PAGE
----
Regulations to protect Kootenay Lake shoreline not working, report says

·4 min read

A report on planning new protection of the Kootenay Lake shoreline from environmental degradation heard some sobering results from a recent study of shoreline health.

A survey done last year by Living Lakes Canada, called the Foreshore Inventory Mapping Project, found that while about 2/3 of the lake’s roughly 400 kilometers of shoreline are still natural, the other third has been disturbed—mostly by humans.

And that disturbance is slowly increasing, the shoreline mappers found.

“The FIMP project demonstrates that the current regulatory framework has been unsuccessful in protecting riparian areas,” says a staff report. “Between 2012 and 2021, 4.5 km of natural shoreline was lost and theare was a 10.1% decrease in ‘very high’ and ‘high’ value habitat.”

The study emphasizes the importance of mitigating the incremental losses of habitat that result from anthropogenic (human-caused) pressures. It notes 91% of the affected shoreline was privately held on rural residential and single-family residential properties.

“The findings of the 2021 FIMP work demonstrate that the current regulatory framework is failing to preserve high value riparian areas along Kootenay Lake’s shoreline,” the report to the July 19 Rural Affairs Committee says. “It is crucial to ensure that development activities along the shoreline are undertaken in a way that is sensitive to the surrounding riparian area in order to mitigate the negative impacts of anthropogenic pressures.”

RDCK staff are now trying to draw up regulations for foreshore development that would both protect the environment, while encouraging buy-in by residents. While staff are recommending a 30-metre buffer zone where the Environmental Development Permit would be needed to build, they are careful to note they are not trying to stop shoreline development altogether.

“It is crucial to clarify that an EDPA is not the same as a ‘setback’, which would typically prohibit development of any kind,” the report says. “The intent of the Review is to ensure that new development and disturbance within riparian areas is carried out responsibly and the proper oversight is in place where necessary.”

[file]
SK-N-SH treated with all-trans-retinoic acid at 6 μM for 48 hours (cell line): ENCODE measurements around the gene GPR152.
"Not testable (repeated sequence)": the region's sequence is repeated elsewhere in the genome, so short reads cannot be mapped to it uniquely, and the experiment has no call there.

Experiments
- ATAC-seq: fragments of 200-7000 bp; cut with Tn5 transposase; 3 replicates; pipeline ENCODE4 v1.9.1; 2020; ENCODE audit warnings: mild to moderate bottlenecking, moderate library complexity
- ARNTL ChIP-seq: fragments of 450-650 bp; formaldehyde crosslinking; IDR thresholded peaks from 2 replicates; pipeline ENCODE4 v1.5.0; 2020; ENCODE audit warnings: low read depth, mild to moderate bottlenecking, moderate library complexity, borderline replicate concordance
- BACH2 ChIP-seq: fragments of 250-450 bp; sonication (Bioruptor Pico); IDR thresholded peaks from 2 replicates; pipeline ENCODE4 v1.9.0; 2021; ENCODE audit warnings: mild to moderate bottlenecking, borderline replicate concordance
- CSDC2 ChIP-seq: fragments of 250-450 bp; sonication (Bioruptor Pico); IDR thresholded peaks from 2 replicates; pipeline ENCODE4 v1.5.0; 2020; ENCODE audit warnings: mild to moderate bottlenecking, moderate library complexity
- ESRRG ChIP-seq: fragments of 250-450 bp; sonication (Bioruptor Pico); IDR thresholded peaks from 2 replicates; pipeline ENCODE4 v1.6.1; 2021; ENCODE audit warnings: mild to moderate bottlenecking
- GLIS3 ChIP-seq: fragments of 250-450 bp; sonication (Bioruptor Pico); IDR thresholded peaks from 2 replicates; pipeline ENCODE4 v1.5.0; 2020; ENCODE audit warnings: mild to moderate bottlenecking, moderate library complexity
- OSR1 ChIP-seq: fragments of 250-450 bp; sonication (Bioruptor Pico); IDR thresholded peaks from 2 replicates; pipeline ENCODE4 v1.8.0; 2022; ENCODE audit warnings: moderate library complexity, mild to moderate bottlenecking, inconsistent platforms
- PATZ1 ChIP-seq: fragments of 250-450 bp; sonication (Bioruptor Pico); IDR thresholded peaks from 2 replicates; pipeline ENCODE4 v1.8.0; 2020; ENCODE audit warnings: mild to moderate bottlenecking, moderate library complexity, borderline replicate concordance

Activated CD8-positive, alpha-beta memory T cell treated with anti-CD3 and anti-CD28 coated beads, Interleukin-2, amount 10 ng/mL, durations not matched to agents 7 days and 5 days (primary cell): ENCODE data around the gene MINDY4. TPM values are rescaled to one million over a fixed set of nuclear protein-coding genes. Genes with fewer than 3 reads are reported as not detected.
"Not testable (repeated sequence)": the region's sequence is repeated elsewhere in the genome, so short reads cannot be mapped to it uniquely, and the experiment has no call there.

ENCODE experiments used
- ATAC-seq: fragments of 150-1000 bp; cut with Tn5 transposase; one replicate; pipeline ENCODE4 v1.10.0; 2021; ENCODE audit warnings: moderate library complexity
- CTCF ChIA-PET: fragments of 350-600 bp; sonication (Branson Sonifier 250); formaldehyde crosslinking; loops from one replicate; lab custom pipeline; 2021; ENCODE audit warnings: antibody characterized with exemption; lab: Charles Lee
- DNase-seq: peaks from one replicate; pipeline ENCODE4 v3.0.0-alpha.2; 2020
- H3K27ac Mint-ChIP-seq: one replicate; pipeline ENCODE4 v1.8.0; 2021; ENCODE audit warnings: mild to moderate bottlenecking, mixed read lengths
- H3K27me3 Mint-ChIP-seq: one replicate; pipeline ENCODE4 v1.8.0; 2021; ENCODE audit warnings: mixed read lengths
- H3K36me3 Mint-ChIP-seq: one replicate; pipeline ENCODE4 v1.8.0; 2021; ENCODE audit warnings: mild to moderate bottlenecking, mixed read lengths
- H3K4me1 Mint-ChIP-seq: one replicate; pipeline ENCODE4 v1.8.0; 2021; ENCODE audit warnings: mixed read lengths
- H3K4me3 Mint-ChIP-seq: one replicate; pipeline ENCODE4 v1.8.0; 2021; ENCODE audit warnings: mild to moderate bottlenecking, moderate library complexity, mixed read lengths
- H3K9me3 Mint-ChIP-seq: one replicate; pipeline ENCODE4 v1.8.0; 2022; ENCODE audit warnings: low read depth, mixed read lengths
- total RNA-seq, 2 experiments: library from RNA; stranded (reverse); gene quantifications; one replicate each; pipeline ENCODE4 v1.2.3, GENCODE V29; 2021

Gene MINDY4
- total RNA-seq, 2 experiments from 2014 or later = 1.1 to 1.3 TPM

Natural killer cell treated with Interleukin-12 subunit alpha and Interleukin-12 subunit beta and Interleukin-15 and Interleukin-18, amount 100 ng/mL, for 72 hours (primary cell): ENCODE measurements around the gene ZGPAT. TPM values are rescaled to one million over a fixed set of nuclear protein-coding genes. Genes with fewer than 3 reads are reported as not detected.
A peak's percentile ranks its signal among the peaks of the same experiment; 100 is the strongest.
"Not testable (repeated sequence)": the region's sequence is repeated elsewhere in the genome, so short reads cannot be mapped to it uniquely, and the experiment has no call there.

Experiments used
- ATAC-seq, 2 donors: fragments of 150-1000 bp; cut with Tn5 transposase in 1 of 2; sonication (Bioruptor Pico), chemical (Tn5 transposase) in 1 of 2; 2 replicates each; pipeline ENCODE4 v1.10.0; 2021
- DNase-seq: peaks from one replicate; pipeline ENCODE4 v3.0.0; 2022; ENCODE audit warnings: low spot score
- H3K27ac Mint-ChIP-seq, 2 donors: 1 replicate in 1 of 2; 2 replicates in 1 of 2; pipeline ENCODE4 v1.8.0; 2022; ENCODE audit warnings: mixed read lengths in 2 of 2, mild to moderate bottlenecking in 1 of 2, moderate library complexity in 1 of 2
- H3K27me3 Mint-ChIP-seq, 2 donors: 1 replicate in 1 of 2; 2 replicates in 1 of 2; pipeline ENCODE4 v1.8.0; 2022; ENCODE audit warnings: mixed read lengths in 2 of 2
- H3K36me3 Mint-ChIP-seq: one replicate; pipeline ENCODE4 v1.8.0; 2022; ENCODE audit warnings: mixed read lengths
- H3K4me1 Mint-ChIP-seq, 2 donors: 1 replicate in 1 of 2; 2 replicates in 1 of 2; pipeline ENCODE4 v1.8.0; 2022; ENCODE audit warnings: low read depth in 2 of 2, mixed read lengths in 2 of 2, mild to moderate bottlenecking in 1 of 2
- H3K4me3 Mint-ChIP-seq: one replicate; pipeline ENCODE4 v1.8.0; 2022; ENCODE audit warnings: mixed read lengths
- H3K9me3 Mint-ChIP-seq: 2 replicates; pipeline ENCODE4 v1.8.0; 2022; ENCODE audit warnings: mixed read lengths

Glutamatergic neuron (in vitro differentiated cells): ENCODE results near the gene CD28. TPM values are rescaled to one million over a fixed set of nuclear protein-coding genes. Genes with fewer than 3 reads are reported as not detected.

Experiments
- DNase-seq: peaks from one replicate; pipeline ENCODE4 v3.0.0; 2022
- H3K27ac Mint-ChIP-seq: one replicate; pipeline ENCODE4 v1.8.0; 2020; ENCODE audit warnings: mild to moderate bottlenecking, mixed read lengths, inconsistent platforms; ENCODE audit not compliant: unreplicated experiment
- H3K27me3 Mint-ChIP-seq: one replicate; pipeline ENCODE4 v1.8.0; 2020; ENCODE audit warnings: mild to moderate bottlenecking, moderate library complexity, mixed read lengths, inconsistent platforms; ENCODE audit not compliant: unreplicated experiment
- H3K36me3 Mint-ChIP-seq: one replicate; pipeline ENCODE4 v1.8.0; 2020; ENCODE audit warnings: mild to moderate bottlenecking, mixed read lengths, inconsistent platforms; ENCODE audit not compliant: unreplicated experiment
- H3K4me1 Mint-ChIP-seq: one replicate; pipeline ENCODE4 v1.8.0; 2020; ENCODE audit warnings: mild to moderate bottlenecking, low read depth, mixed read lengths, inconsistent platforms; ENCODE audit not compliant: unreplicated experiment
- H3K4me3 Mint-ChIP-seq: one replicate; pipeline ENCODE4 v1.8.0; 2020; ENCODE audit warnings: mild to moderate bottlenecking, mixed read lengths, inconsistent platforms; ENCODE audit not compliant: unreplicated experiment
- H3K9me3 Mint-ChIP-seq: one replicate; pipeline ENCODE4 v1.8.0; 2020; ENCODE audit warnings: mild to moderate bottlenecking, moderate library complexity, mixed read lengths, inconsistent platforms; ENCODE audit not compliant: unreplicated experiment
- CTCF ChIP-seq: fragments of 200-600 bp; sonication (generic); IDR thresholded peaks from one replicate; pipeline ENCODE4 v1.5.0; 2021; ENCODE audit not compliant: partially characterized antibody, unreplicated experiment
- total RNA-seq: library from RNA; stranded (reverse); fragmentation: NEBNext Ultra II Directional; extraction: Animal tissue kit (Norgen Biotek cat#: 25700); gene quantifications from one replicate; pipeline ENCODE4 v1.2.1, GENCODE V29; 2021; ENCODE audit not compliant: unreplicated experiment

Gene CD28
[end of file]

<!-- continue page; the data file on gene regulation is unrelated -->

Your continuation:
Public consultations have been going on for months and will continue for some time yet, the report says. The RAC committee received the report as information.

New community space for South SlocanNew community space for South Slocan

The old schoolhouse in South Slocan is getting a new lease on life – though it will be a shell of its formal self.

The RDCK’s Rural Affairs Committee approved spending $150,000 for the creation of “a new covered performance area and community gathering space, accessible to all regional residents and visitors”.

The 90-year-old building, known locally as the Old Schoolhouse, has not been aging gracefully, and until recently was due to be completely demolished.

But now staff have come up with plan that will give the schoolhouse a kind of ‘afterlife’.

In place of the current building, the RDCK will build a “community park shelter and educational activity area”. The existing footprint of the building will be re-purposed to support a gazebo-like shelter. That will serve as an outdoor performance area (complete with theatre-bench seating), public washrooms, a community gathering space, and storage for park maintenance tools and recreational materials.

“A centralized fireplace will be added, along with seating to facilitate local arts, recreation, and community programming,” notes a staff report. “Situated on RDCK-owned land, the property will be available for general community park and greenspace use and will be well suited for picnicking and walking.”

While the $150,000 (coming from Area H’s share of the Community Works Fund) will kick start the project, it will cost more than $1 million in total. More money has to be secured, and work will be completed in phases as the funding is found, the report says.An architect has drawn up plans and demolition should begin soon; the project should be completed by 2023.

The full RDCK board ratified the RAC decision.

Advisory committees get boost

The RDCK’s community planning commissions are getting beefed up. Staff reported the Advisory Planning and Heritage Commissions (APHC) are going to have planning staff assigned to support them, and will have their procedures improved to make them run more smoothly and better integrated into the regional government system.

The commissions are independent bodies composed of local residents in many (but not all) RDCK Areas. They act in an advisory capacity with regard to proposed land use bylaws or permits, providing recommendations on such matters to the RDCK Board and staff, as well as the local area director.

The changes will include more established meeting procedures, report-writing and decision-making, to align with RDCK standards. The public will be able to attend all meetings either live or online, agendas will be available online as well, among other changes.

“All of this is to improve good governance and good decision-making to ensure we doing the best we can to make those recommendations to the board,” said Planning Manager Nelson Wight at the RAC meeting.

Directors thanked Wight for the information, and Area H Director Walter Popoff noted he was seeking to see a APHC established for Slocan Valley North, which is currently undergoing an Official Community Plan review.

The RAC committee received the report as information.

John Boivin, Local Journalism Initiative Reporter, Valley Voice

Our goal is to create a safe and engaging place for users to connect over interests and passions. In order to improve our community experience, we are temporarily suspending article commenting